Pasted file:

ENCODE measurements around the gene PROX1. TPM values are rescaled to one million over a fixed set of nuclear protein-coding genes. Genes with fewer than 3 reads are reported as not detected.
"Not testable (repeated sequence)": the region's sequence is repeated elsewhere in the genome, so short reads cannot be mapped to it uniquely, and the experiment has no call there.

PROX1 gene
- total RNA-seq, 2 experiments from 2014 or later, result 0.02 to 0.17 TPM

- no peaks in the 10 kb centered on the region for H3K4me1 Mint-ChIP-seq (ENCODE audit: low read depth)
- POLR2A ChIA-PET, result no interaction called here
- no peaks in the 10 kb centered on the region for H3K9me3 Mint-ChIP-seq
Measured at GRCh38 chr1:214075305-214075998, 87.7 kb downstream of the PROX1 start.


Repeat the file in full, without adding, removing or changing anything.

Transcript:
ENCODE measurements around the gene PROX1. TPM values are rescaled to one million over a fixed set of nuclear protein-coding genes. Genes with fewer than 3 reads are reported as not detected.
"Not testable (repeated sequence)": the region's sequence is repeated elsewhere in the genome, so short reads cannot be mapped to it uniquely, and the experiment has no call there.

PROX1 gene
- total RNA-seq, 2 experiments from 2014 or later, result 0.02 to 0.17 TPM

- no peaks in the 10 kb centered on the region for H3K4me1 Mint-ChIP-seq (ENCODE audit: low read depth)
- POLR2A ChIA-PET, result no interaction called here
- no peaks in the 10 kb centered on the region for H3K9me3 Mint-ChIP-seq
Measured at GRCh38 chr1:214075305-214075998, 87.7 kb downstream of the PROX1 start.